To put it even more bluntly: pick a word, any word! We are likely to be able to define not just a topic associated with that word, but a discourse — a group of words that are contextually related and that also tend to wax and wane together over time. I don’t imagine that in doing so we prove anything of humanistic significance, but I do think it means that we can raise several thousand significant questions. To start with: what was the deal with eagerness, gratification, and disappointment in the second half of the eighteenth century?

* A better version of Google’s 18c dataset may be forthcoming from the NCSA.

** For people who care about the statistical reliability of data-mining, here’s the real kicker: if you run a Benjamini-Hochberg procedure on these 200 randomly-generated clusters, 134 of them have significance at p < .05 in the 19c even after controlling for the false discovery rate. To put that more intelligibly, these are guaranteed not to be xkcd’s green jelly beans. The coherence of these clusters is even greater than the ones produced by topic-modeling, but that’s probably because they are on average slightly smaller (25 words); I have yet to test the relative importance of different generation procedures while holding cluster size rigorously constant.

It’s okay not to solve “the crisis of the humanities.”

I read Cathy Davidson’s latest piece in Academe with pleasure and admiration. She’s right that humanists need to think about the social function of our work, and right that this will require self-criticism. Moreover, Davidson’s work with HASTAC seems to me a model of the sort of innovation we need now.

However, Davidson says such kind things about the digital humanities that someone needs to pour in a few grains of salt. And since I’m a digital humanist, it might as well be me.

To reimagine a global humanism with relevance to the contemporary world means understanding, using, and contributing to new computational tools and methods. … Even a few examples show how being open to digital possibilities changes paradigms and brings new ways of reimagining the humanities into the world.

Reading this, I find myself blushing and stammering. And what I’m stammering is: “slow down a sec, because I’m not sure how central any of this is really going to be to our pedagogical mission.”

I’m going to teach a graduate course on digital humanities next semester, because I’m confident that information technology will change (actually, already has changed) the research end of our discipline. But I’m not yet sure about the implications at the undergraduate level. Maybe ten years from now I’ll be teaching text mining to undergrads … but then again, maybe the things undergraduates need most from an English course will still be historical perspective, close reading, a willingness to revise, and a habit of considering objections to their own thesis.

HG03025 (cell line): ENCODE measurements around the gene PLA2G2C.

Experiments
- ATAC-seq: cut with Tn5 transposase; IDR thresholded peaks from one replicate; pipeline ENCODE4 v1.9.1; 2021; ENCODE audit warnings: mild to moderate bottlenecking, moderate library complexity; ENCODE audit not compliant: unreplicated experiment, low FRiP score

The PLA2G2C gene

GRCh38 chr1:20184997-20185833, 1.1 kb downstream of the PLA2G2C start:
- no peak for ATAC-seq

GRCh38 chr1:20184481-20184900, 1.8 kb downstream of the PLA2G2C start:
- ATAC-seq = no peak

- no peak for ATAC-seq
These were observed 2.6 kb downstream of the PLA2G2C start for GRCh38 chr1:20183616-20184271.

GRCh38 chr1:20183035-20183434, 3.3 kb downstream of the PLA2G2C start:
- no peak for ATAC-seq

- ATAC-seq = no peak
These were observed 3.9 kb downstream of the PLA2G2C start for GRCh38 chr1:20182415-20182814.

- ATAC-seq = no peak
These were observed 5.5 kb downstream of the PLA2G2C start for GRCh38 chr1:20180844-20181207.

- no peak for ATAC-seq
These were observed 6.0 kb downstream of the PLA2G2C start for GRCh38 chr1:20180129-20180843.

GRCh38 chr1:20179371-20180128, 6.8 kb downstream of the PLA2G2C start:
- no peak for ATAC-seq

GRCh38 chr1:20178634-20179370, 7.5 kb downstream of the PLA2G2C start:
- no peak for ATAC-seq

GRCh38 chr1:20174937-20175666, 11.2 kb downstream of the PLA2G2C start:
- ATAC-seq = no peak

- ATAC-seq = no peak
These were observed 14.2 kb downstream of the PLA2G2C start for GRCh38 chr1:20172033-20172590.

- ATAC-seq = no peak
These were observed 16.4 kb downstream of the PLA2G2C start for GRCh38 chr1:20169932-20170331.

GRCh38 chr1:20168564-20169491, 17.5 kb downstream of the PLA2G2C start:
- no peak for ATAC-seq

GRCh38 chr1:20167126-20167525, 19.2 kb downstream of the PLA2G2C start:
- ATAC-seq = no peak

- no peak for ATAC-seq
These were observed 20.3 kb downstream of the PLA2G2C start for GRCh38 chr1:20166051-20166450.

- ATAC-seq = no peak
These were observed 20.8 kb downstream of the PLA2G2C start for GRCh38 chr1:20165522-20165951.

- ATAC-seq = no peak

I’m sure that text mining belongs in undergraduate education somewhere. It raises fascinating social and linguistic puzzles. But I’m not sure whether we’ll be able to fit all the puzzles raised by technological change into the undergrad English major. It’s possible that English departments will want to stay focused on an older mission, leaving these new challenges to be scooped up by Linguistics or Computer Science. If that happens, it’s okay with me. It’s not particularly crucial that all the projects I care about be combined in a single department.

I’m dwelling on this because I feel humanists spend way too much time these days arguing about “what we need to do in order to keep the discipline from shrinking.” Sometimes the answer offered is a) return to our core competence, and sometimes the answer is b) boldly take on some new mission. But really I want to answer c) it is not our job to keep the discipline from shrinking, and we shouldn’t do anything purely for that reason. Our job is to make sure that we keep passing on the critical skills that the humanities develop best, at the same time as we explore new intellectual challenges.

Maybe those new challenges require us to expand. Or maybe it turns out that new challenges are relevant mostly at the graduate level, whereas at the undergraduate level we already have our hands full teaching students social history, close reading, and revision. And maybe that means that departments of English do end up shrinking relative to Communications or CompSci. If so, I hope it doesn’t happen rapidly, because I care about the fortunes of particular graduate students. But in the long term, it would not be a tragedy. Ideas matter. Departmental boundaries don’t. Intellectual history is not a contest to see who can retain the most faculty.

UPDATE Dec. 30 2011: I have to admit that my mind is in the process of being changed about this. After participating in a NITLE-sponsored seminar about teaching digital humanities at the undergraduate level, I’m much less hesitant than I was in September. Ryan Cordell, Brian Croxall, and Jeff McClurken presented really impressive digital-humanities courses that were also deeply grounded in the context of a specific discipline. Recording available at the link above.

Topics tend to be trends. Really: p < .05!

While I’m fascinated by cases where the frequencies of two, or ten, or twenty words closely parallel each other, my conscience has also been haunted by a problem with trend-mining — which is that it always works. There are so many words in the English language that you’re guaranteed to find groups of them that correlate, just as you’re guaranteed to find constellations in the night sky. Statisticians call this the problem of “multiple comparisons”; it rests on a fallacy that’s nicely elucidated in this classic xkcd comic about jelly beans.

Simply put: it feels great to find two conceptually related words that correlate over time. But we don’t know whether this is a significant find, unless we also know how many potentially related words don’t correlate.

One way to address this problem is to separate the process of forming hypotheses from the process of testing them. For instance, we could use topic modeling to divide the lexicon up into groups of terms that occur in the same contexts, and then predict that those terms will also correlate with each other over time. In making that prediction, we turn an undefined universe of possible comparisons into a finite set.